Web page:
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Xbox 360






Square Enix



Eidos / Avalanche Studios



M (Mature)



March 23, 2010



- Hundreds of things to blow up good
- Grappling hook inspires comedy among the chaos
- Almost endless supply of missions, challenges, and upgrades to find

- Looks awesome



- Controls require practice, often through death
- Long stretches of traveling halts the action
Insufferable accents, dialog

- Uneven voice acting

- Clunky black market interface



Review: Just Cause (360)

Review: Red Faction: Guerrilla (360)

Review: inFamous (PS3)



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Just Cause 2

Score: 8.0 / 10


just cause 2          just cause 2


While property damage was just one of the innovative features Grand Theft Auto brought to the sandbox genre with its Rampage missions, it serves as the basis for Eidos Interactive’s Just Cause series. In the world of Just Cause, chaos reigns, and with the sequel, gamers have been given a free pass to completely decimate a foreign island in any way they see fit... all in the name of American justice!

The story of Just Cause 2 brings back Rico Rodriguez, an amalgam of history’s greatest bad-asses, from James Bond to El Mariachi, with a dash of Wolverine and




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Mad Max thrown in for flavor, to find and assassinate rogue agent Tom Sheldon, who is believed to have taken refuge in the island nation of Panau. A Southeast Asian island gripped in civil war, Rico must gain the trust of the radicals and revolutionaries across the island in order to gain information on Sheldon’s whereabouts. Clearly lacking in diplomacy, the majority of missions given by these factions involve


the hostile takeover of military facilities, the assassination or kidnapping of influential figures, and more often than not, blowing stuff up, with an occasional mission to blow up lots of stuff.

As an agent with black market contacts, Rico is more than equipped to get the job done, but no tool is more useful than his grappling hook, a Bionic Commando-inspired arm attachment that lets him cling to any surface or object. This single mechanic has a variety of uses, from covering long distances while on foot, to latching onto speeding vehicles, to reaching the top of high-rise buildings.

The hook can be used offensively as well, from grabbing and throwing nearby crates and barrels at enemies, to pulling unsuspecting foes toward you for a closer shot, yanking them away from their high ground to watch them fall.

Another innovative feature is the ability to tether two objects together with a single rope, which expands things even further; for example, hooking one end of the rope to a dictator’s statue and the other to a nearby vehicle can result in an instant defacement (and retaliation), while hooking two enemies together results in a Looney Tunes-style collision that’s as amusing as it is violent.


just cause 2          just cause 2

There’s a great thrill in effortlessly sneaking onto an enemy base, dodging waves of gunfire while tossing explosives at nearby fuel tanks, then hijacking an enemy helicopter to make a grand escape, or jumping out of a speeding car at the last minute as it crashes into a gas station, or even grappling onto a massive rocket hurling upwards, planting it with explosives, then sky diving out of danger as it lights up like an apocalyptic 4th of July. These are just a few of the hundreds of explosive missions players can partake in, and the more “Chaos” they cause, the more missions and upgrades they’ll gain access to.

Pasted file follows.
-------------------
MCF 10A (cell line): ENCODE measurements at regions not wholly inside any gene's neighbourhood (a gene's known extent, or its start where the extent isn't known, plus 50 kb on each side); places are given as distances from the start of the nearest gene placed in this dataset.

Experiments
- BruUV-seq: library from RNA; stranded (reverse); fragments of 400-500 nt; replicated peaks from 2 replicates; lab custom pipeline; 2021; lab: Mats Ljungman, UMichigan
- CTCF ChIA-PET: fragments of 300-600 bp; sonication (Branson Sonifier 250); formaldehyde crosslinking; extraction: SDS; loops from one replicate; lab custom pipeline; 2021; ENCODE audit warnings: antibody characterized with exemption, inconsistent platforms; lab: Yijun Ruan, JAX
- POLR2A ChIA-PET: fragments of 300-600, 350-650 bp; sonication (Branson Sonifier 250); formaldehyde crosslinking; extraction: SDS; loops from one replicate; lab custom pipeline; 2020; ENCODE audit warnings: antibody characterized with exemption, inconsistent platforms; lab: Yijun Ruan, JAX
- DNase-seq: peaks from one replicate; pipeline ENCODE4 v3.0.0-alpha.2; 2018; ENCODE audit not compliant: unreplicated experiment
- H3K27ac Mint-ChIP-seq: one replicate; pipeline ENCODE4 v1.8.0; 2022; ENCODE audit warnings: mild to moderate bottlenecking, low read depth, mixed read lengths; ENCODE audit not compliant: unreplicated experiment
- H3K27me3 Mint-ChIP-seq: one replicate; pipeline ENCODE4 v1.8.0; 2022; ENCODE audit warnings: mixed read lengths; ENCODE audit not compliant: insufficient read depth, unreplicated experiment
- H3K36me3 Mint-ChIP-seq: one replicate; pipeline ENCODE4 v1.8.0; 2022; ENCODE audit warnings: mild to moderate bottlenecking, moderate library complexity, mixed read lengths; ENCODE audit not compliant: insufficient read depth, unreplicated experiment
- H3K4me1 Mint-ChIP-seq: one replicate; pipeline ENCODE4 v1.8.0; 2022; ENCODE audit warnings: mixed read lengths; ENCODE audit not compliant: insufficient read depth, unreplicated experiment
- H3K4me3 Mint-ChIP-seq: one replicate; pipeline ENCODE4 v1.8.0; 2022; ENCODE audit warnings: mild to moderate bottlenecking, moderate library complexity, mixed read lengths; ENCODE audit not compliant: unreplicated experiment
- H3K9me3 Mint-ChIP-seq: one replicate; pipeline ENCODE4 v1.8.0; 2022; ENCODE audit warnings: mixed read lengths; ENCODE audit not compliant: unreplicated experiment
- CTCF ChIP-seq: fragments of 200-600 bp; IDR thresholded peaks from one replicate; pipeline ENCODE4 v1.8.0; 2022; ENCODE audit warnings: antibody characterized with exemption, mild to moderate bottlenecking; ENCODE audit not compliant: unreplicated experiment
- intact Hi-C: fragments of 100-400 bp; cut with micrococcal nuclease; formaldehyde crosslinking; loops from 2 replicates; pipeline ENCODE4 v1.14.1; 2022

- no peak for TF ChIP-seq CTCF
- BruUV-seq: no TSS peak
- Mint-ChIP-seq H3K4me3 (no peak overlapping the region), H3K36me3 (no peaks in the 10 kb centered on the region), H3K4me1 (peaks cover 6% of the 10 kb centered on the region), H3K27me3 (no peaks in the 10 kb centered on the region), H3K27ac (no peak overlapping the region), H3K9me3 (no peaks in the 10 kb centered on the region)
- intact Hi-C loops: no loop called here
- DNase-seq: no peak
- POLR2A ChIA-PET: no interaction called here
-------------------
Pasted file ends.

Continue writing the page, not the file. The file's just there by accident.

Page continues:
On the surface, Just Cause 2 seems to feature the same controls commonly seen with its genre, from switching between weapons and hijacking vehicles, along with aiming, strafing, dodging, sprinting, and melee during combat. The problem is that while those features are gradually presented to you in games like Grand Theft Auto, they are all immediately unlocked at the start of Just Cause 2.

It isn’t just the memorization of the controls itself that's required, but the way Rico handles and responds; when hijacking a vehicle, for instance, there are several options available, such as hanging across the front of the car or the roof, taking out the passenger and the driver, or just blowing the whole thing up; learning when to grapple in midair or when to bust out the parachute, or using a combination of the two in order to gain some extra air-time, is also a mechanic that requires practice. Failure to fully grasp all of these different controls can and will result in a quick death.

Another problem I had was that most of the vehicles (save for motorcycles and helicopters) are incredibly floaty and generally unresponsive, often resulting in a simple Sunday drive turning into a full-on collision with oncoming traffic, or veering off into the dense forests. Driving is ultimately a requirement in order to complete the rather frustrating Racing challenges, as well as reaching new unexplored locations on the world map. A black market helicopter can be called at any time to deliver weapons and gear, in addition to instantly take you to marked destinations, but only if you’ve physically visited the location first. As a result, getting from one point to another can be lengthy and often brings the high octane action to grinding halt.

While these elements may keep Just Cause 2 from toppling the "GTA government for sandbox supremacy," its explosive presence is one that must not be ignored. The residents of Panau won’t know what hit them, and neither will the players.

- Jorge Hernandez

(April 14, 2010)


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